This could be the year FHA heeds calls to relax condo rules

NAR hoping for standards that look more like Fannie and Freddie's

New FHA condo regulations could bring back “spot loan” approvals this year, allowing buyers to purchase units in developments that haven’t obtained certification.

But it will be so hard to get a spot loan approved that the rule change will probably have only a superficial impact, said Dawn Bauman, senior vice president of government affairs at the Community Associations Institute.

“It will look and feel like a spot loan, but it will have a super-high threshold of requirements that will be inaccessible to most,” particularly first-time and entry-level condo buyers, Bauman said.

Spot loans are important for sellers whose condo associations haven’t applied to FHA for certification. Under current rules, without FHA certification of the development as a whole, no unit is eligible for an FHA mortgage.

The National Association of Realtors has been lobbying FHA to revise its condo rules to make it easier for condo associations to get developments certified. Before it will certify a project, the FHA evaluates a homeowners association’s financial accounts, reserves and insurance, plus characteristics like the renter-to-owner ratio.

NAR would like to see rule changes regarding minimum owner-occupancy ratios, maximum concentration of investor-owned units, and delinquent homeowners association dues, among other issues.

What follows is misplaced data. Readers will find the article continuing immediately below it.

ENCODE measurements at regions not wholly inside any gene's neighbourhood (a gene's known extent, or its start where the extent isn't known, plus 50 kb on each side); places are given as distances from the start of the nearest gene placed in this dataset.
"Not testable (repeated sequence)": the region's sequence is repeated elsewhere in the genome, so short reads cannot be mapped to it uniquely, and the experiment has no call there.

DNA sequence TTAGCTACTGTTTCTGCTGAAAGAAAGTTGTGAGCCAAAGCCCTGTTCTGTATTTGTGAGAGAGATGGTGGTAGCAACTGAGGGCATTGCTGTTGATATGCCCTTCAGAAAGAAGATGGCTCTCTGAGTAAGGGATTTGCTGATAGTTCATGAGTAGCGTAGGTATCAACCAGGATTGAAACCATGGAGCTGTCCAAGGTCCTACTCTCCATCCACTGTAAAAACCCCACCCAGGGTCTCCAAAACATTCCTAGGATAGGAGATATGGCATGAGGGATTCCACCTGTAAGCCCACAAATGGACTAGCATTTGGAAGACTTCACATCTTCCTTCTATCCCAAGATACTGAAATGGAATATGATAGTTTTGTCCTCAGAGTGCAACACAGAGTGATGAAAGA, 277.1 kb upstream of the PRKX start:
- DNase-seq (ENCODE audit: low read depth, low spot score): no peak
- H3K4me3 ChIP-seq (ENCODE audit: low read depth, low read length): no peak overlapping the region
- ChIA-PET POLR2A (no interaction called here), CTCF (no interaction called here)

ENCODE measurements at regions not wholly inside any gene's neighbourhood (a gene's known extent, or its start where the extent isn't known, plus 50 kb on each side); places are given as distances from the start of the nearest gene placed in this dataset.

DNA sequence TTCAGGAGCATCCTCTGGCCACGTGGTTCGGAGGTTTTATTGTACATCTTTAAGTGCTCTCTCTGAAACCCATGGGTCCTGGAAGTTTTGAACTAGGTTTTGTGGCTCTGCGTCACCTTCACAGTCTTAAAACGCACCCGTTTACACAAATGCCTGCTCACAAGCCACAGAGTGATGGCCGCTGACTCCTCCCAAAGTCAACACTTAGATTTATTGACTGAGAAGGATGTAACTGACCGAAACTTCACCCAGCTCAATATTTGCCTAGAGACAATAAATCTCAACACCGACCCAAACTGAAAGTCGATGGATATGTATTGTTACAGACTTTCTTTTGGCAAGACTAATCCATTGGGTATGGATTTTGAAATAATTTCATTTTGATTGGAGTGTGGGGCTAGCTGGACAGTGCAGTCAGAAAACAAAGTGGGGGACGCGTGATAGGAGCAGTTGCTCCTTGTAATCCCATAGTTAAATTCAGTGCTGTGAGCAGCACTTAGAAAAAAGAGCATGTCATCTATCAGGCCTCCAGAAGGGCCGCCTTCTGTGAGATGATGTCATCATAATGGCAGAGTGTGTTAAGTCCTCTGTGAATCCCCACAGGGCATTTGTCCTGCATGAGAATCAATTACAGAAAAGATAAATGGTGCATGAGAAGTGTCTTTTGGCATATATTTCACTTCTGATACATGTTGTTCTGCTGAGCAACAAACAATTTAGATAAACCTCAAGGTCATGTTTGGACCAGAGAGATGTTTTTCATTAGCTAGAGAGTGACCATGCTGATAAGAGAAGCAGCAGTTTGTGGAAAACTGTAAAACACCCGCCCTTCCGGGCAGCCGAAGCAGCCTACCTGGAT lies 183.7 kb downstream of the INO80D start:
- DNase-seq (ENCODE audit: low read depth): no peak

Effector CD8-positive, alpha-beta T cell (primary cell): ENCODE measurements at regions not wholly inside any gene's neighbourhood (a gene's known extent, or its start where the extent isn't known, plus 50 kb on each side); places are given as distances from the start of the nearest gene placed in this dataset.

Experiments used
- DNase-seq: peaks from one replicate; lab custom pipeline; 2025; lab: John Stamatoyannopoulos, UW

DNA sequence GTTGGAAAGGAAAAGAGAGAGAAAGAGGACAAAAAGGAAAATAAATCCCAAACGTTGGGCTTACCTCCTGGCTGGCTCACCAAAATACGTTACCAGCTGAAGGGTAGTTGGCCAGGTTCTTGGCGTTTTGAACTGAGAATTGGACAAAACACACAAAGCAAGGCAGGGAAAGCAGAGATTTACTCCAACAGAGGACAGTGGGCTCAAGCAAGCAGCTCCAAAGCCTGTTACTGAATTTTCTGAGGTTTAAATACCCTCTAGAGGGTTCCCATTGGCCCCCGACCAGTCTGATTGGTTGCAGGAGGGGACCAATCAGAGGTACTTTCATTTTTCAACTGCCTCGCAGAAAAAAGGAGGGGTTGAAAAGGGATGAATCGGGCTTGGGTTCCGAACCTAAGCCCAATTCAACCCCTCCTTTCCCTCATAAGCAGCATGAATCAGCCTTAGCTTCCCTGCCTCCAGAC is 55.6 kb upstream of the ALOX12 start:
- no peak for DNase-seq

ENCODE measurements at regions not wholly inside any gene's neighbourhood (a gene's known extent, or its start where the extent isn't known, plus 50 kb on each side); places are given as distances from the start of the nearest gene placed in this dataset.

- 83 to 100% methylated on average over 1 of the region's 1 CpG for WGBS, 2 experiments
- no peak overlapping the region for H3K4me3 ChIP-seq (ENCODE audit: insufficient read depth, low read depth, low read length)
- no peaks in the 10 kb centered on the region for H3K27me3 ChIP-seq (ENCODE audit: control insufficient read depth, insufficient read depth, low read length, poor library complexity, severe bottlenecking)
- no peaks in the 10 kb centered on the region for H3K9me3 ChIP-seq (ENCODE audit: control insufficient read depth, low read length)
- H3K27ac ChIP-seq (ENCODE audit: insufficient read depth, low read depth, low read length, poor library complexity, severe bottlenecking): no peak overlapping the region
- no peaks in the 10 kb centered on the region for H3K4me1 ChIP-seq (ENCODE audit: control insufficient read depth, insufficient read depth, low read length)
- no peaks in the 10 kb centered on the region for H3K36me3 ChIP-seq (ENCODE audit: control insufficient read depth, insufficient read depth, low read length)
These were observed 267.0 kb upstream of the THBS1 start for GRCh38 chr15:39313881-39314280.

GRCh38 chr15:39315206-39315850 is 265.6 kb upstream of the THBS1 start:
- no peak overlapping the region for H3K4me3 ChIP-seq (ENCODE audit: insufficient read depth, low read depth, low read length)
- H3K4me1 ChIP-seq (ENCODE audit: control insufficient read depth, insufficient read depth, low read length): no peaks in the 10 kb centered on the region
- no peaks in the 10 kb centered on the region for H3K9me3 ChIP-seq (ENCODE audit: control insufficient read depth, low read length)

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Joseph Ventrone, NAR’s vice president of regulatory and industry relations, said he expects FHA’s new condo rules to be similar to those set by Fannie Mae and Freddie Mac, which are notably more relaxed.

“They’d be wise to get these regulations out sooner than later, because right now countless prospective buyers are being kept from making a purchase that could change their life,” Ventrone said.

The FHA declined to comment on whether it might loosen its certification restrictions and allow spot loans to buyers.

But the Obama administration surprised many observers in kicking off the new year by heeding calls to roll back FHA insurance premiums, a move that’s expected to save the average borrower $900 a year and boost the number of first-time homebuyers entering the market.

FHA plays an important role in helping first-time and minority homebuyers obtain financing.

During the year ending Sept. 30, 2014, FHA insured 595,000 purchase loans, 81 percent of which were taken out by first-time homebuyers. While FHA insured about 1 in 4 purchase mortgages taken out nationwide (23.4 percent), it accounted for nearly half of purchase mortgage financing for African-American and Hispanic borrowers (47 percent).

FHA purchase loans by borrower type, 2000-2014

FHA_purchase_loans_first_v_repeat_buyers

Source: HUD/FHA, October 2014